China was invaded from the north by the nomadic Khitan tribes, which then adopted the Chinese dynastic name of Liao. The peaceful relations that ensued between the new Liao dynasty and the Chinese led these foreign rulers to abandon their warring pursuits.
Song (sòng)   Dynasty   960-1279 CE
This period was the golden age of Chinese culture. China was united once again by Emperor Zhao Kuanyin (zhào)(kuāng)(yìn) (ruled 960-976 CE), the founder of the Song dynasty, whose capital city was Luoyang. Zhao was devoted to the Confucian values and aspired to be remembered in history as a good ruler. Neo-Confucianism arose, answering questions raised by Buddhist philosophy. 
The early Song dynasty emperors used their power to create a central government and preferred civilian government officials over the military. The administration widened. Gunpowder, then already known in China, began to be used as a weapon.
The Song dynasty was a period of encyclopedias, catalogs and academies. The Imperial examination system was developed further and now enabled even the poor to gain positions as government officials. China became open to new ideas and to relations with the West. The initially powerful government, however, gradually lost its power, and its western territories too were lost. The attempt to repel foreign attackers failed, and the way lay wide open for the Mongolians to invade China.
In the years 1127-1279 China was divided between the (Chinese) Southern Song dynasty and the (Mongolian Jurchen) Jin ( (jīn), literally: gold)  dynasty that ruled between the years 1115-1234. In 1220, the Song dynasty government made peace with the Manchurian Jin kingdom in order to attack the Liao dynasty. The Liao dynasty, weakened as a result of economic disasters and internal struggles, fell victim to the attacks and withdrew to the west, where the Western Liao 西()(liáo)dynasty was founded.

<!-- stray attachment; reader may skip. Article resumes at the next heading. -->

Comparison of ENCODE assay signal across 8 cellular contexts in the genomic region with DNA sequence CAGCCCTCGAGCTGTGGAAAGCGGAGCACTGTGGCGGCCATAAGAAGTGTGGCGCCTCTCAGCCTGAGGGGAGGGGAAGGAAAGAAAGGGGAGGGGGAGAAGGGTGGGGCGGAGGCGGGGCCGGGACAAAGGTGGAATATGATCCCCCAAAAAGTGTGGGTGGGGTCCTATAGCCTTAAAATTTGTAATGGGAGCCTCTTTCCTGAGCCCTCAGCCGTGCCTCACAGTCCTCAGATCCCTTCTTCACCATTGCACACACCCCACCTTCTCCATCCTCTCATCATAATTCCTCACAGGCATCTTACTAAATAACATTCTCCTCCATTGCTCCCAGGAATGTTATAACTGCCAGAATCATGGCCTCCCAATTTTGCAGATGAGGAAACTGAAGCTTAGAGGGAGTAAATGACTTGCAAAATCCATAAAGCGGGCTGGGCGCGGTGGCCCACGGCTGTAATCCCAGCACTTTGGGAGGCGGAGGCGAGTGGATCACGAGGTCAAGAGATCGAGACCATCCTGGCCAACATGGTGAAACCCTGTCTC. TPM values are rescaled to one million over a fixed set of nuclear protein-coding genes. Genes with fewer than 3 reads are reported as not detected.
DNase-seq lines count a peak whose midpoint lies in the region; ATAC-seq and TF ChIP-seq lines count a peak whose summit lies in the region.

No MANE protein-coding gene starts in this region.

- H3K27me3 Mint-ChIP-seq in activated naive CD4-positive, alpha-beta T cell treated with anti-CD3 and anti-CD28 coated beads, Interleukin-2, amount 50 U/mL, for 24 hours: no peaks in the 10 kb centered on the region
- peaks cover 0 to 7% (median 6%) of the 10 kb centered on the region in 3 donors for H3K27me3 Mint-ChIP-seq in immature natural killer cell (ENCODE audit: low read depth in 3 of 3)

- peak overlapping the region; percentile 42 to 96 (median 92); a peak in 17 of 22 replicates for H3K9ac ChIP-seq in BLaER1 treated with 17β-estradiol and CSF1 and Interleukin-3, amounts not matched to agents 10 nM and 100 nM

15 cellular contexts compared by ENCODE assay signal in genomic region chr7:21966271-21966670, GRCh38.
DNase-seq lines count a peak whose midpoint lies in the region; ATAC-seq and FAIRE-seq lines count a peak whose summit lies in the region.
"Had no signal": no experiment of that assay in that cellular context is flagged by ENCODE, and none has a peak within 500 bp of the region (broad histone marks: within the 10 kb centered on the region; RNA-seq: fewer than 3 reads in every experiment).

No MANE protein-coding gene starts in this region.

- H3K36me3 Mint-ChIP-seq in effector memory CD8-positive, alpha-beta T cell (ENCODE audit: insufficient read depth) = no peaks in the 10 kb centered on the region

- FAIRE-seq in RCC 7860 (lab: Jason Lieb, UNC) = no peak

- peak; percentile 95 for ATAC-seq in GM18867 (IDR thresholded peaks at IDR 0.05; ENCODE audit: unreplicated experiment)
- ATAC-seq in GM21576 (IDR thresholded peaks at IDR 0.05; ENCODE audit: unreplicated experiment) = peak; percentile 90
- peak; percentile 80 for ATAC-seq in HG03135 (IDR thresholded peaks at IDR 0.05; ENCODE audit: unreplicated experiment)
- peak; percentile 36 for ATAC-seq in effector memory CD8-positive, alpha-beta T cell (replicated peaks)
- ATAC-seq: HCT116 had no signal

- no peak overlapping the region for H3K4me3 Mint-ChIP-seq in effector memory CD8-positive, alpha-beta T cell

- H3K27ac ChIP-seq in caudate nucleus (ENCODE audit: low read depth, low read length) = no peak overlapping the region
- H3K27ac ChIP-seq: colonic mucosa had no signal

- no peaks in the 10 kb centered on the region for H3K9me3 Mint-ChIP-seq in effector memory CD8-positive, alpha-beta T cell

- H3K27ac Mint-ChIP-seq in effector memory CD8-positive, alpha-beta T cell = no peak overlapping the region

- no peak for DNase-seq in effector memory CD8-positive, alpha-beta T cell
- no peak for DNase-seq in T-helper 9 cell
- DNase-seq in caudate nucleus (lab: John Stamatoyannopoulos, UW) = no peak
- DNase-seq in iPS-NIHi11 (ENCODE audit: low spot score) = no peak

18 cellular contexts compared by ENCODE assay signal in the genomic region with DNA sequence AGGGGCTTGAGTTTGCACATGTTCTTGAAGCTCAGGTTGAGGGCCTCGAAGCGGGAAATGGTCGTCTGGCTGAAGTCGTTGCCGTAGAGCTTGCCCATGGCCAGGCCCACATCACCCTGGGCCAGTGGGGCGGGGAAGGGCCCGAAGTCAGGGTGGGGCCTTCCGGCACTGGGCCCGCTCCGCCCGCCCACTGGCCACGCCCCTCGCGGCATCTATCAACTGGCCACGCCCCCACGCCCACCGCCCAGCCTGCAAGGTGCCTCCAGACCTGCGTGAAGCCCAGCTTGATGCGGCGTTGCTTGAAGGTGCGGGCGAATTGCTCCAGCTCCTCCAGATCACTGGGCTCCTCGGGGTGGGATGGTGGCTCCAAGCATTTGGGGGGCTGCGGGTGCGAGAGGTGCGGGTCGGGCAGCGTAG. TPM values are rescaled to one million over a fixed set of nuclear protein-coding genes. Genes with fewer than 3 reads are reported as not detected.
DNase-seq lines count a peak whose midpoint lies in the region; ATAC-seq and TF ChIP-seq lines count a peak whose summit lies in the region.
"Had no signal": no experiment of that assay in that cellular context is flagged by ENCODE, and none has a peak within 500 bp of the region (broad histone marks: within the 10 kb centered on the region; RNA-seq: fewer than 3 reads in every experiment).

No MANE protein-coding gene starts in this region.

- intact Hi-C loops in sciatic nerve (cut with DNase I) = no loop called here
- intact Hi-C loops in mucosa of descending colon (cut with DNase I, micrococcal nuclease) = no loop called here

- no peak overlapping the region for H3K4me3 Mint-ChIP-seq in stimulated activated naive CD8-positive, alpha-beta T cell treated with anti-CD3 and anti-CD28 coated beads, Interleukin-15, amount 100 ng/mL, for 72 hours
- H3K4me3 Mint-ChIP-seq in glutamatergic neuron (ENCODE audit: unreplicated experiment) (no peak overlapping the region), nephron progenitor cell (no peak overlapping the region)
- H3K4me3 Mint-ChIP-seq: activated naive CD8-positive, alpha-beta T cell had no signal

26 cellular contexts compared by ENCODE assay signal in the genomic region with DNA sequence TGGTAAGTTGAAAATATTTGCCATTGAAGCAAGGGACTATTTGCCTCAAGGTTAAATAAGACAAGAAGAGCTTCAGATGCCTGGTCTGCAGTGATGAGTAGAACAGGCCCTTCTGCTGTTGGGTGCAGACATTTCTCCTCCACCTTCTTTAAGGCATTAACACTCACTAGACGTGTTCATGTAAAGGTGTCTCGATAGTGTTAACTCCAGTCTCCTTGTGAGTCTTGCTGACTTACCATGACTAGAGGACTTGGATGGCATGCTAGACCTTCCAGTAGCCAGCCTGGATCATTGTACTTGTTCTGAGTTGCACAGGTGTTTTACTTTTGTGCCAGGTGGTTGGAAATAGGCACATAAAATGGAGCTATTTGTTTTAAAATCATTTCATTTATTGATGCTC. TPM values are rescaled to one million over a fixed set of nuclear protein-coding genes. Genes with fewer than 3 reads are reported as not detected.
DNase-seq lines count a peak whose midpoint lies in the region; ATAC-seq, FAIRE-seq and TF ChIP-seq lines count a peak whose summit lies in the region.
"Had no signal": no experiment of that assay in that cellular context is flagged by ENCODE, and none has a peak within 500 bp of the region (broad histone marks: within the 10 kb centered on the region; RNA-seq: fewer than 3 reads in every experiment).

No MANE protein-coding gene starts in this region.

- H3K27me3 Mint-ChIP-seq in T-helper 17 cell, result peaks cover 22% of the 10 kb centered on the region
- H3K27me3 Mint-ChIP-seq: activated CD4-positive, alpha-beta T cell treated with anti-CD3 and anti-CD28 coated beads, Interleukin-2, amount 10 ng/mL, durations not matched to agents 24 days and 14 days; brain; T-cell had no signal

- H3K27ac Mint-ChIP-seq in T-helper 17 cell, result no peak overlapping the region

Western Xia Dynasty 西()(xià): 1032-1227
The Xia dynasty, whose founders were neighbors of China (speaking the Tangut language) to the north,  ruled a state spread across northwest China, including the Chinese provinces of Gansu (gān)(), Shanxi (shǎn)西() and Ningxia (níng)(xià).
Yuan (yuán) Dynasty:  1280-1368.
After a long period of foreign rule in its north, China fell to the hands of Mongolian tribes. In 1206 these tribes selected Genghis Khan (literally: the ruler of the world) (1162 -1227) as their leader and began a campaign of conquests that was continued by his successors, who expanded the empire across Asia. The Mongolian army gradually conquered all the lands of China.
Kublai Khan (ruled 1260-1294), grandson of Genghis Khan, established a powerful dynasty. The Mongolian government attracted international delegations more than ever before. The capital moved to the Beijing area and the atmosphere there became more international. First impressions from China made their way to Europe in the book written by Marco Polo, the Venetian merchant who dwelt in China between 1275-1292 , and was received in Kublai Khan's court in 1275.
Ming (míng) (literally: light) Dynasty   1368-1644
China was reunited after 400 years by Zhu Yuanzhang (zhū)(yuán)(zhāng), the son of poor peasants. Zhu founded the Ming Dynasty, the last Chinese (descendant of Han) dynasty. In this period neo-Confucianism was dominant, there were trade relations with Europe and Christian missionaries came to China. This was an age of flowering literature – the age of books such as The Golden Lotus (or The Plum in the Golden Vase), The Romance of the Three Kingdoms and Journey to the West (or Monkey).
The Ming dynasty, like the contemporary European Renaissance, was the age of the discovery of the world and of man. The philosopher Wang Yangming (wáng)(yáng) (míng)  (1472-1529) founded a neo-Confucian school of his own, discussing nature, the function of the mind and its connection with the world. He believed that it is not the world that shapes the mind, but the mind that gives reason to the world; that all men possess an internal knowledge of the distinction between good and evil; and that turning to this internal knowledge in the search for an original mind encourages a kind of individualism, according to which every man has the potential for wisdom.
The number of academies, which had become centers of knowledge since the Song dynasty, increased considerably, especially in the south. The academies reflected the dissatisfaction with the standard education. There was a feeling that whereas the state schools and the Imperial examination system merely led to position, wealth and corruption, the academies offered education leading to knowledge.